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Pricing: Static to Dynamic A Brief Framework Pacific Northwest Demand Response Program Rick Weston 5 December 2008 Outline Overview of pricing Survey of current mass market price structures Some questions Moving along the Continuum from Static to Dynamic Customers’ Perspective

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Pricing static to dynamic a brief framework l.jpg

Pricing: Static to DynamicA Brief Framework

Pacific Northwest Demand Response Program

Rick Weston

5 December 2008


Outline l.jpg


  • Overview of pricing

  • Survey of current mass market price structures

  • Some questions

Moving along the continuum from static to dynamic l.jpg

Moving along the Continuum from Static to Dynamic

Customers’ Perspective

System’s Perspective


Lower energy and capacity costs

Reduced air emissions

Align marginal rates with long-run marginal costs

Promotes efficient fuel choices

Elasticity effect produces energy savings

Tailblock price improves cost-effectiveness of energy efficiency, encourages participation in DSM programs


AMI hardware and software costs

Customer recruitment and maintenance costs

  • Benefits

    • Bill savings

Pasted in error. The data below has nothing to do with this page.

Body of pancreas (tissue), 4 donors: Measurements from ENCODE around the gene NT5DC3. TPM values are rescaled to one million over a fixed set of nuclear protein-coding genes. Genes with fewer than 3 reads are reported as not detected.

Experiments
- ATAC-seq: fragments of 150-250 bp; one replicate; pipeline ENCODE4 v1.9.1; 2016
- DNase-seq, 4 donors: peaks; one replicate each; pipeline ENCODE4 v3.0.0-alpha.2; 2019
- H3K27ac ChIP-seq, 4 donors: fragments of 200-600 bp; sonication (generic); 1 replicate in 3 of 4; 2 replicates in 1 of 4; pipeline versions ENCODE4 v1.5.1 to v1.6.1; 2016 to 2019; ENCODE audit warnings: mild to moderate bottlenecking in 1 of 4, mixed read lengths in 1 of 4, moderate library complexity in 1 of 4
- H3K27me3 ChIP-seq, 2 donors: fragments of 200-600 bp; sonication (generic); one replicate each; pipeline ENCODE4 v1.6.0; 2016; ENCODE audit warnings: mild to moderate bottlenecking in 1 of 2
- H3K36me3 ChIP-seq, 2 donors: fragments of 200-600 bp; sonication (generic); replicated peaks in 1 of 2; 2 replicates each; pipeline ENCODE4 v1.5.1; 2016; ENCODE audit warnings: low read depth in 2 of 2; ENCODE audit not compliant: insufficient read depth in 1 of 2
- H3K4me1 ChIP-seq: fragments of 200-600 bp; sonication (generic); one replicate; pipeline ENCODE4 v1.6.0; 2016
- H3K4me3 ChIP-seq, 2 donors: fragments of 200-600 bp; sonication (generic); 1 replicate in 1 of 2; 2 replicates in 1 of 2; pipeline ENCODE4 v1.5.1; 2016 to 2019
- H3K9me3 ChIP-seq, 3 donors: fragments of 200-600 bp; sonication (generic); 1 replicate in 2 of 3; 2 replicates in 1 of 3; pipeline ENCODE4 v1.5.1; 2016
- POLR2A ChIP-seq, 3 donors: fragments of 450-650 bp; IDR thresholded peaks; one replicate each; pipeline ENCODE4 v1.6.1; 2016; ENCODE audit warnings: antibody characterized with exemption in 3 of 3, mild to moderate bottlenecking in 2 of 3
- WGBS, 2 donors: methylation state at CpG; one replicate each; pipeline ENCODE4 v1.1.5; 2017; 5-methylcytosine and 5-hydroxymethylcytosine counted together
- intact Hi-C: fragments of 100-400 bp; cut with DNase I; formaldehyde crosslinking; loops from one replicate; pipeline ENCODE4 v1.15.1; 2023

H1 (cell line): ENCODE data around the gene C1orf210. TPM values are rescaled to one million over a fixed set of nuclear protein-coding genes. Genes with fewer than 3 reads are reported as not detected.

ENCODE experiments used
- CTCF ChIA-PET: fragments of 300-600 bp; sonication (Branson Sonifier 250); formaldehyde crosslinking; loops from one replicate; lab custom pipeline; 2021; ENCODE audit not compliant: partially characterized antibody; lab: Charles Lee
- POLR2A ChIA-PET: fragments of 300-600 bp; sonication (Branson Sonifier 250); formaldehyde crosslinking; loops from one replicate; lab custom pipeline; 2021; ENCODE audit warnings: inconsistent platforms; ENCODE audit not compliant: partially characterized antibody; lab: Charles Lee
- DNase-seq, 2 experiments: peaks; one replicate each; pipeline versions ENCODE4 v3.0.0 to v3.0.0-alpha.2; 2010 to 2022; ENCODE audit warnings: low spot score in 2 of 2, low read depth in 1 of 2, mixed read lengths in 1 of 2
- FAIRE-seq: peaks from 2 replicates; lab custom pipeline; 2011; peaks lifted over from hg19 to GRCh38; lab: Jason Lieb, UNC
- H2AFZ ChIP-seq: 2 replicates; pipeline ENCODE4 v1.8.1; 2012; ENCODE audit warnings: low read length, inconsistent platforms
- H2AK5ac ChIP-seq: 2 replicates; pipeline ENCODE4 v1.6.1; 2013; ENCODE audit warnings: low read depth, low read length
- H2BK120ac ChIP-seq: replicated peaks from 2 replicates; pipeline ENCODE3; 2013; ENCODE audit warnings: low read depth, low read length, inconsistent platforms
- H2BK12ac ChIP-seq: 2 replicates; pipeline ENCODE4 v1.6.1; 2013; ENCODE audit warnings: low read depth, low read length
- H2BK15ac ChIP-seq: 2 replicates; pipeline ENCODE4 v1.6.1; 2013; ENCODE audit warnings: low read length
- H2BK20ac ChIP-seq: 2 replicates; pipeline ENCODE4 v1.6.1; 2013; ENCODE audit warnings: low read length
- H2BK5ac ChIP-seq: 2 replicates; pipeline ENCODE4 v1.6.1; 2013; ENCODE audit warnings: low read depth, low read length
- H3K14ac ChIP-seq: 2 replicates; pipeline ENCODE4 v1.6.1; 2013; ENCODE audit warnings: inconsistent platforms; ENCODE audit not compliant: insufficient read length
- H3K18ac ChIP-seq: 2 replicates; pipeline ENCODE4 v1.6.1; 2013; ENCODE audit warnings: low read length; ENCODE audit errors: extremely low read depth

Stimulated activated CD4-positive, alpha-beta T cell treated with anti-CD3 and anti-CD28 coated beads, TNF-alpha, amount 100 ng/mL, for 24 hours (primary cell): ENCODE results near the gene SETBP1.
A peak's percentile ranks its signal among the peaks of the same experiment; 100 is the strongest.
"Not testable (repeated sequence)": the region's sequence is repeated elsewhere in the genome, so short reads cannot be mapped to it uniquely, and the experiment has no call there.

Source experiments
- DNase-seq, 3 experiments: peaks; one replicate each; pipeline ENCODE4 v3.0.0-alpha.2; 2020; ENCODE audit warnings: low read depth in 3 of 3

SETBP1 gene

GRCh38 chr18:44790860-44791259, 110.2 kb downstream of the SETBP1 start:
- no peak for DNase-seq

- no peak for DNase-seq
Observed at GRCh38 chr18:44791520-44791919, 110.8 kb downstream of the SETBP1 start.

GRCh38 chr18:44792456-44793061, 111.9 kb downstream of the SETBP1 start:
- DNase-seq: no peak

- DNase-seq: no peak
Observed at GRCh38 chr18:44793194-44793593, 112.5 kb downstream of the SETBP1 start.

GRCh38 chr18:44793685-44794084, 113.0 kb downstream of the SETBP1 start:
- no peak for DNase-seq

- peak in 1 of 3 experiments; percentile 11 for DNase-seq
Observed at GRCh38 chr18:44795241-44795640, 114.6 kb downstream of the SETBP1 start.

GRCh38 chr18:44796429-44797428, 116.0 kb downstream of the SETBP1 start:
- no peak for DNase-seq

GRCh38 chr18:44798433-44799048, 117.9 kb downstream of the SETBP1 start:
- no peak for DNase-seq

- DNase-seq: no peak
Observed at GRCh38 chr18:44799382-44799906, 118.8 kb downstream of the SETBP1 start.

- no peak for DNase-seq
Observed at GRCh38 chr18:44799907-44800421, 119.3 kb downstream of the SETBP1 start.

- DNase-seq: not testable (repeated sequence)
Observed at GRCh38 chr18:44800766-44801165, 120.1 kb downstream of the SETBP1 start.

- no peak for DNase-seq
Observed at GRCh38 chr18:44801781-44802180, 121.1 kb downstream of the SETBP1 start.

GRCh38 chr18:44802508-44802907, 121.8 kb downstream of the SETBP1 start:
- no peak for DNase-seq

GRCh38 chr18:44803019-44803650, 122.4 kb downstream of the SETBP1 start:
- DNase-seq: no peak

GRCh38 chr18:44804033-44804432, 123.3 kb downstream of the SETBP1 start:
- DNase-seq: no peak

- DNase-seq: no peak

• Recruitment or participation incentives

    • Enhanced awareness about energy usage

    • Better control of energy costs

    • Improved air quality

    • Faster power restoration after an outage

  • Costs

    • Cost of metering

    • Loss of privacy

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Example: Residential Inverted Block Rate

  • Tail block usage is space-conditioning and / or discretionary.

  • Set initial block at low enough level so most customers see tail block.

  • Inverted only in seasons of peak demands.

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Pacific Power, Washington

Customer Charge: $6.00

First 600 kWh:$.04914

Over 600 kWh: $.07751

Schedule 16, Oct. 9, 2008

Arizona Public Service Company, Arizona

Customer Charge: $7.59


First 400 kWh$.08570

Next 400 kWh$.12175

Over 800 kWh $.14427


All kWh$.08327

Schedule E-12, July 1, 2007

Examples of Inverted Rates

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Load-Factor Based

Different end-uses have different load factors:

Resource-Cost Based

Different resources have different fully-allocated costs